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Ally Tow
Ally Tow
Senior Associate
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A last resort? The prosecution of parents for their child's truancy [2014] CFLQ 322
Date:3 JUN 2015
Keywords: Truancy - prosecution of parents - legitimacy - alternatives to punishment - education supervision orders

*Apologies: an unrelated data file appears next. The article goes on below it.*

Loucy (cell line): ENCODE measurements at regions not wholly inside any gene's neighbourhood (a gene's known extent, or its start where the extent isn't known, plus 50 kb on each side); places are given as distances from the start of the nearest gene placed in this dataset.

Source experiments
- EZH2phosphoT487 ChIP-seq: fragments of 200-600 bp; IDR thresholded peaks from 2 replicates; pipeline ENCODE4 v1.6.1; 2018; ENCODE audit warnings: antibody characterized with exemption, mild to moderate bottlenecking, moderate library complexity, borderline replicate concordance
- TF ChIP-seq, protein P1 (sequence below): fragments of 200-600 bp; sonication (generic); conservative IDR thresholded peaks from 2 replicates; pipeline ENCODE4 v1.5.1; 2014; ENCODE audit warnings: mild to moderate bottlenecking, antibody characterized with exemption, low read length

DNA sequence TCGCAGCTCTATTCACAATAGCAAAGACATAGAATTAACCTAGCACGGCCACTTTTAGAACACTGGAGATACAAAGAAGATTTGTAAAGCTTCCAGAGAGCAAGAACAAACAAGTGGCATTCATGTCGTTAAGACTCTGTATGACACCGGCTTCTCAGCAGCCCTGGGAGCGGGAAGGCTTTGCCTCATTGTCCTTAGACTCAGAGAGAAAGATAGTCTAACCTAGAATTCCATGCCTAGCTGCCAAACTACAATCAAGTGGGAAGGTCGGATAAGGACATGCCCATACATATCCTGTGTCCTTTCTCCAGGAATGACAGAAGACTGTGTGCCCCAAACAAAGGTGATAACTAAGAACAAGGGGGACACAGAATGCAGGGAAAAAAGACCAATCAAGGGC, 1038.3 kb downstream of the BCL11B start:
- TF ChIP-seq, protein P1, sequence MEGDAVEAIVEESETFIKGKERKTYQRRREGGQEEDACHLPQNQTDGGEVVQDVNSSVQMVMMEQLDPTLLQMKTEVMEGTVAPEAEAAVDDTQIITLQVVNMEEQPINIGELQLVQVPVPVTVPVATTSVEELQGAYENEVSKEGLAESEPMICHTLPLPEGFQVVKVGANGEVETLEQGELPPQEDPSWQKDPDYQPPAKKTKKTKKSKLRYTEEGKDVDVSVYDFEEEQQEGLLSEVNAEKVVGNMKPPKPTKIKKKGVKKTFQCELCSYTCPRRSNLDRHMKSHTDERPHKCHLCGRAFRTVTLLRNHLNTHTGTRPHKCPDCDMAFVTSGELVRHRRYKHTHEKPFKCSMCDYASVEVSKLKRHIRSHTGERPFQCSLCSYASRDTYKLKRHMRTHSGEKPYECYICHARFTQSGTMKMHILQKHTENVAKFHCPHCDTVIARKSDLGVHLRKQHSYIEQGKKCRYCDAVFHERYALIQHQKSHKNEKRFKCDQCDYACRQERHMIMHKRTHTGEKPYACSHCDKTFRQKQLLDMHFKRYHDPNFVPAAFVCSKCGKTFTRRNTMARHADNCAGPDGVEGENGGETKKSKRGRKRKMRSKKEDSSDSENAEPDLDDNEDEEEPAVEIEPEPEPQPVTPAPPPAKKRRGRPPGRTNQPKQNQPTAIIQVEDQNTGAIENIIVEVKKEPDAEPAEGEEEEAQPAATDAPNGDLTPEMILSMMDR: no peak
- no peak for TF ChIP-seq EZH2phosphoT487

Truancy has existed for as long as schooling. Yet it is only in the past 30 years or so that truancy has become a major social and political issue in England and Wales, and parents have increasingly come to be blamed for it. This article considers the background as to how blaming the parents came about; the ways in which politicians have chosen to deal with the question through the creation of criminal offences; and the consequences for the parents and their families. To assist in this analysis, interviews were conducted with 40 parents and carers who had been prosecuted for failing to ensure the attendance of their children at school. The picture that emerged reinforces other indicators which show that this punitive approach is not only unsuccessful, but also unjust. The approach is unsuccessful because it does not only generally reduce truancy and may exacerbate already difficult home relationships. It is unjust because prosecution, being focused on poor, single mothers, is inconsistent and ignores significant factors which prevent the practical enforcement of school attendance. In terms of Tyler's analysis of procedural justice. Prosecution can also be viewed as lacking legitimacy in the eyes of the defendants. The article concludes by suggesting that the prosecution of truancy should be replaced by a more holistic, welfare-based approach to its underlying causes. In particular, consideration is given to whether greater use could be made of the education supervision order.
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